As for the fighters themselves, a great deal was predictably, and ludicrously, made of their health and safety, giving the impression that each would be shadowed by a physician en route to the Octagon – ears cocked to their tattooed chests, listening out for a whisper of a cough – before one last temperature check and a thorough full-body rub-down in hand sanitiser.

Then, though, in front of tens of millions of pay-per-viewers worldwide (each a virtual prisoner in their own home), those fighters would have proceeded with as full-blooded a parody of social distancing as it was possible to imagine, smearing one another’s blood, sweat and tears across the canvas and the cage.

That it would have also been the only show in town – the only show in the world, no less – indicates one of two things. Either it points to the universe’s unfailing sense of irony. Or it points to the fact that the UFC itself is the clearest antithesis to the amalgamated force – corporate, liberal, left, authoritarian and humanitarian – that exerts still more sway in this quarantined world than it did before coronavirus.

There is a curious Trump affiliation to consider here. A longstanding UFC fan, Trump counts UFC president Dana White as a friend. And Trump’s palpable initial reluctance to shut America down to combat coronavirus was echoed in White’s sentiments during the build-up to this fight. This was not, White insisted, about money – certainly it was not solely about money. It was about continuing to exist, to do business, to be, in the face of every possible obstacle and danger.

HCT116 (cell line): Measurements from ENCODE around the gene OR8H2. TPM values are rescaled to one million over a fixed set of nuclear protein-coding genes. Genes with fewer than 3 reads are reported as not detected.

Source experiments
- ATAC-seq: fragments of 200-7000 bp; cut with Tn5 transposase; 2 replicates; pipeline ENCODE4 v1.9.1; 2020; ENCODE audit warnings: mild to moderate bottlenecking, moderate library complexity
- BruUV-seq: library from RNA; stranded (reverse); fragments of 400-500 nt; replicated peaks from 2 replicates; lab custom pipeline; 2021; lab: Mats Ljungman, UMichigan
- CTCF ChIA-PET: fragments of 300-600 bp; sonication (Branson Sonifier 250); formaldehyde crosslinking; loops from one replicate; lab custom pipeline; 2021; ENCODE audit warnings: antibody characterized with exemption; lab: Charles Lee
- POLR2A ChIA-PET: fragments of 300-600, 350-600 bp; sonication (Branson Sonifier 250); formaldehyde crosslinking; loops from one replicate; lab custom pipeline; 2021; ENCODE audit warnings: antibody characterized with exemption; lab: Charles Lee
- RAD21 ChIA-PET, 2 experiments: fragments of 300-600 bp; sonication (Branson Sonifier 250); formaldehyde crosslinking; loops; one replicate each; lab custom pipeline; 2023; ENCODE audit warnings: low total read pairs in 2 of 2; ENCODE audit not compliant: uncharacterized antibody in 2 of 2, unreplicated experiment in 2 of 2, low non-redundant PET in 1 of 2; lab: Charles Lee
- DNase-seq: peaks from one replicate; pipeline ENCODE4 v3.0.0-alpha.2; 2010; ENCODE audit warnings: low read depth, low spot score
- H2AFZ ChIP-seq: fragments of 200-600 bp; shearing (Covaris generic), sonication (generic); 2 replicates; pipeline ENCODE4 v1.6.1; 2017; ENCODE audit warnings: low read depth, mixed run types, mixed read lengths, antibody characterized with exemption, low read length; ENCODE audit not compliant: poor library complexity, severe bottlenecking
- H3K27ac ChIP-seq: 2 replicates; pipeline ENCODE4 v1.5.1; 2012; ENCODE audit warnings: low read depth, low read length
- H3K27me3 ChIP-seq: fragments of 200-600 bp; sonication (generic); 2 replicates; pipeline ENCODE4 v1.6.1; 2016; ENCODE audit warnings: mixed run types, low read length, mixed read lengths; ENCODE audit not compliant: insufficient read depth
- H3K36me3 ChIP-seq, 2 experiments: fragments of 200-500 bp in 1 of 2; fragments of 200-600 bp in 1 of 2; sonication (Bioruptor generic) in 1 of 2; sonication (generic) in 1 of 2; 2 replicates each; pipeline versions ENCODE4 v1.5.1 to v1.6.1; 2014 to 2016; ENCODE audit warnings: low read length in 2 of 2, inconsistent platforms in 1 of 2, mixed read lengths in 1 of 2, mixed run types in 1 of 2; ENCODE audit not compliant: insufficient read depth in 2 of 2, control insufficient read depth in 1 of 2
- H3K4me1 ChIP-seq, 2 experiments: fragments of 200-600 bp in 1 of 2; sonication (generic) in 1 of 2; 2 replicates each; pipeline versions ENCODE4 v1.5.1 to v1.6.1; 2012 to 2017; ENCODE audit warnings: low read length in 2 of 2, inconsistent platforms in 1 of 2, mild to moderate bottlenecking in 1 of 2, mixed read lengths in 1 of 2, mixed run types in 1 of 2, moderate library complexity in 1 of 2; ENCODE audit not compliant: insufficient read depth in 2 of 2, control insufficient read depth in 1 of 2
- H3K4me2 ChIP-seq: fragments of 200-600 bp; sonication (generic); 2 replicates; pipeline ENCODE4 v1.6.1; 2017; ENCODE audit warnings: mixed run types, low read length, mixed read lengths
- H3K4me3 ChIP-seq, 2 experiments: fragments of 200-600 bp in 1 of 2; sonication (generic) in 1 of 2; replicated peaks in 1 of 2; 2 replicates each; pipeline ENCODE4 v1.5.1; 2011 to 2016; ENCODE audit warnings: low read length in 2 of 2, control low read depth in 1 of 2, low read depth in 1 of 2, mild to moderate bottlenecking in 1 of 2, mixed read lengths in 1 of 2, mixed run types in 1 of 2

No UFC follower was in any doubt that White was intent on making this event happen. And it reportedly required no less than the owners of ESPN and Disney (the UFC’s major commercial partner and its owner, respectively) to call him up and demand the cancellation of the 18 April event for him to finally blink.

What, you wondered, did Trump think, his own instincts curbed by much greater risks and responsibilities? Here, after all, was a microcosm of an imaginary America, peopled exclusively by almost invulnerable citizens, that really didn’t need to be shut down, that refused to, even.

That this weekend’s event was shut down anyway (reportedly a result of political pressure at the state level) made as much practical sense as stalking a dog walker with a drone, despoiling a beauty spot, or stopping someone going out for a drive.

It seemed then that all that we were to be left with by way of collective entertainment was the pre-canned, on-demand Tiger King, with its eerie backdrop of caged beasts.

This week, though, Dana White popped back up. UFC 249, it seems, is back on, scheduled now for May, and due to take place on a private, undisclosed ‘Fight Island’. Furthermore, it has presidential blessing. To quote Jurassic Park (a similarly precarious island project): perhaps life finds a way after all.

Tomek McGrath is a writer based in London.

Picture by: Getty.